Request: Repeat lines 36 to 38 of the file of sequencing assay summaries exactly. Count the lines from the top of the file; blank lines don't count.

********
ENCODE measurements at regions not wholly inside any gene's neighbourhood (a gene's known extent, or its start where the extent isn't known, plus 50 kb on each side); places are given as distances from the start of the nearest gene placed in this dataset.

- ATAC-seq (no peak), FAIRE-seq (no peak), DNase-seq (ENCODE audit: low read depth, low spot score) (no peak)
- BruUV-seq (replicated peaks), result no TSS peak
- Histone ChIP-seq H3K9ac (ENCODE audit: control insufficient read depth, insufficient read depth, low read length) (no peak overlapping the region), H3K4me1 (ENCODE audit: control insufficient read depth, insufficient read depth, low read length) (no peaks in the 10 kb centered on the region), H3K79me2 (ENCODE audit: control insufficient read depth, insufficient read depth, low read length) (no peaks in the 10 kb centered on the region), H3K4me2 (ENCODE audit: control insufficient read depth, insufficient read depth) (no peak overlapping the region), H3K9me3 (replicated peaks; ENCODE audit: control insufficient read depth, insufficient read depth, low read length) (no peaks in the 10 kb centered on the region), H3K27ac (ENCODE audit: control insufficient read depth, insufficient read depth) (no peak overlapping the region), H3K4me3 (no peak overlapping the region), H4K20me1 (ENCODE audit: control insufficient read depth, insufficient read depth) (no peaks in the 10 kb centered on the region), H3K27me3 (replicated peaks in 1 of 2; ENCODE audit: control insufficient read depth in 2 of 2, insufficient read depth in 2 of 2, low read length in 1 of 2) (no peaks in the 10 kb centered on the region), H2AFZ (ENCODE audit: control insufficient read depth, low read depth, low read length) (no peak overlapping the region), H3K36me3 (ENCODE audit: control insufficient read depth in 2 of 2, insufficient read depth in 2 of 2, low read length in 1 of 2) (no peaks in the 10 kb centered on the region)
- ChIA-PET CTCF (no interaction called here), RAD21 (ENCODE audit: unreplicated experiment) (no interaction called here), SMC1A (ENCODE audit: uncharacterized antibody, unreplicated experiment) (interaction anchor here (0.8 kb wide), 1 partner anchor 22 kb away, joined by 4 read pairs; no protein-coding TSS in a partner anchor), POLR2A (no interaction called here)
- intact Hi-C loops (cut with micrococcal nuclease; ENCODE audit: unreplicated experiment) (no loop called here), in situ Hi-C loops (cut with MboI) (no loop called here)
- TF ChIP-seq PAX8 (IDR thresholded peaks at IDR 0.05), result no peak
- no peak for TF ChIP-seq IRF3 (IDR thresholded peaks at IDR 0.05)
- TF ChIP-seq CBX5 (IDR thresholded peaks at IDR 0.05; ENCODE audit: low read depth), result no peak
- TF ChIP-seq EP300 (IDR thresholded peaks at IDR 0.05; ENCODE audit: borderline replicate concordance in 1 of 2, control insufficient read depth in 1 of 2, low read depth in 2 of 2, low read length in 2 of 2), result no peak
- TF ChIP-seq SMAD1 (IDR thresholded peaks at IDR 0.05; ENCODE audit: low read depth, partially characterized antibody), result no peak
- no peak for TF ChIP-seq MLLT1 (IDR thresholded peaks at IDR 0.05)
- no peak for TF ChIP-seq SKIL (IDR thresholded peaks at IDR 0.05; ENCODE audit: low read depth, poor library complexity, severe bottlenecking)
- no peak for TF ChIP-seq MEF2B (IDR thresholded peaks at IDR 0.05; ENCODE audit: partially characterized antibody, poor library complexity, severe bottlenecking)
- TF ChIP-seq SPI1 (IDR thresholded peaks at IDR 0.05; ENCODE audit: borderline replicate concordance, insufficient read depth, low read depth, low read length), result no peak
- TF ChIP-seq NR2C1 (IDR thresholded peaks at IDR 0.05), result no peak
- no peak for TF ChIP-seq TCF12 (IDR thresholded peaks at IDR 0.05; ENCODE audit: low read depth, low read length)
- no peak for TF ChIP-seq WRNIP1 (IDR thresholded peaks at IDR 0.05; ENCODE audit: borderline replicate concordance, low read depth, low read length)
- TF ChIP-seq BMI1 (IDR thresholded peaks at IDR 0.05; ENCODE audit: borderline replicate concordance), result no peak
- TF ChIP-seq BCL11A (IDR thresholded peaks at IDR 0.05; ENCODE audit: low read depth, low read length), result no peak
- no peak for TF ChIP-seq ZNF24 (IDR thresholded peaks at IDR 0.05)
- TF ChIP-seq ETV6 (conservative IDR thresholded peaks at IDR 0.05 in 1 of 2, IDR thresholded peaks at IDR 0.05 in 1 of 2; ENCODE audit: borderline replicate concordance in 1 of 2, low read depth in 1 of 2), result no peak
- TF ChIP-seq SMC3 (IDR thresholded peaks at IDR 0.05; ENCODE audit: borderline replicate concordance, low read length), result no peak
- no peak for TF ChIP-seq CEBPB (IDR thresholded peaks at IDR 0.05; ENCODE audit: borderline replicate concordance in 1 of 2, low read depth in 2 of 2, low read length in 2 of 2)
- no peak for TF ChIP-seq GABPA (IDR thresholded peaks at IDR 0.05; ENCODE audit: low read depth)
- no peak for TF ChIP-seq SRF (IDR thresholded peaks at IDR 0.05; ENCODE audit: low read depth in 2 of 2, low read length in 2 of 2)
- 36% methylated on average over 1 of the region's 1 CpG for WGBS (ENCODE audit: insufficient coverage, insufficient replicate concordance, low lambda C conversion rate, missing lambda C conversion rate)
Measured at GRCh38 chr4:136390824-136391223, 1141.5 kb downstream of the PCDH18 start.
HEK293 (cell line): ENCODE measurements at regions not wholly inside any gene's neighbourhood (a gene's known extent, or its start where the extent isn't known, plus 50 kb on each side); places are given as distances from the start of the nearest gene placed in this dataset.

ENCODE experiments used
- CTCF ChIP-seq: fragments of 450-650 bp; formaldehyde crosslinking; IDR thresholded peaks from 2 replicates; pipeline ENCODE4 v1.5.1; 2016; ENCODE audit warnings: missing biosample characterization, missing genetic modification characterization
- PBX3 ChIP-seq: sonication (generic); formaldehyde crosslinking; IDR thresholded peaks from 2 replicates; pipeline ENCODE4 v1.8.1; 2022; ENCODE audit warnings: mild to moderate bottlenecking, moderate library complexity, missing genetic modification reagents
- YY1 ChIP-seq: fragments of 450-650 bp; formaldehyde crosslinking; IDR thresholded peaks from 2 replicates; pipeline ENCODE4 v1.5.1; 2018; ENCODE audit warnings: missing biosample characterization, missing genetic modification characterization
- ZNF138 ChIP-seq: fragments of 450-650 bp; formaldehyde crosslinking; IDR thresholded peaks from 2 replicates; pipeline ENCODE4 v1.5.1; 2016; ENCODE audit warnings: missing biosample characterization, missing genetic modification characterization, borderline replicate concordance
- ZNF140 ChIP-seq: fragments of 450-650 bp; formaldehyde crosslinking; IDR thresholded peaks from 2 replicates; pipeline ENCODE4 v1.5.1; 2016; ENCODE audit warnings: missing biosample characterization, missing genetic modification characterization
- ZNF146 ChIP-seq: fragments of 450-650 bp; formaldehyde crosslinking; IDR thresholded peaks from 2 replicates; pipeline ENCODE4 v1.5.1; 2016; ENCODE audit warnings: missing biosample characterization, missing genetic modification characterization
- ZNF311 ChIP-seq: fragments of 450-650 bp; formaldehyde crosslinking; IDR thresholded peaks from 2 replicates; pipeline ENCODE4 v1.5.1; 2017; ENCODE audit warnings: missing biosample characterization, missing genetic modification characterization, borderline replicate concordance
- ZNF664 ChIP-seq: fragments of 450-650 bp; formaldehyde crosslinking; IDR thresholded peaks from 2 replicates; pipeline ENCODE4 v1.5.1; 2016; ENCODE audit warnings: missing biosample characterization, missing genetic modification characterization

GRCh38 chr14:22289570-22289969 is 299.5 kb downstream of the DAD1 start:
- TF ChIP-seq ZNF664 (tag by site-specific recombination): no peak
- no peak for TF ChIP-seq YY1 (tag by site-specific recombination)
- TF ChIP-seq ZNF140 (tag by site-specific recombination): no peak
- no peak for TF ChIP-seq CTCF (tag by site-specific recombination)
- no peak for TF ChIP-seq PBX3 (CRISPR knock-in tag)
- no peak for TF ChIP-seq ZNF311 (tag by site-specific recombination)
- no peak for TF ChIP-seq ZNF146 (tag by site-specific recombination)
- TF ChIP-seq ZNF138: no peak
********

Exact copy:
- ZNF146 ChIP-seq: fragments of 450-650 bp; formaldehyde crosslinking; IDR thresholded peaks from 2 replicates; pipeline ENCODE4 v1.5.1; 2016; ENCODE audit warnings: missing biosample characterization, missing genetic modification characterization
- ZNF311 ChIP-seq: fragments of 450-650 bp; formaldehyde crosslinking; IDR thresholded peaks from 2 replicates; pipeline ENCODE4 v1.5.1; 2017; ENCODE audit warnings: missing biosample characterization, missing genetic modification characterization, borderline replicate concordance
- ZNF664 ChIP-seq: fragments of 450-650 bp; formaldehyde crosslinking; IDR thresholded peaks from 2 replicates; pipeline ENCODE4 v1.5.1; 2016; ENCODE audit warnings: missing biosample characterization, missing genetic modification characterization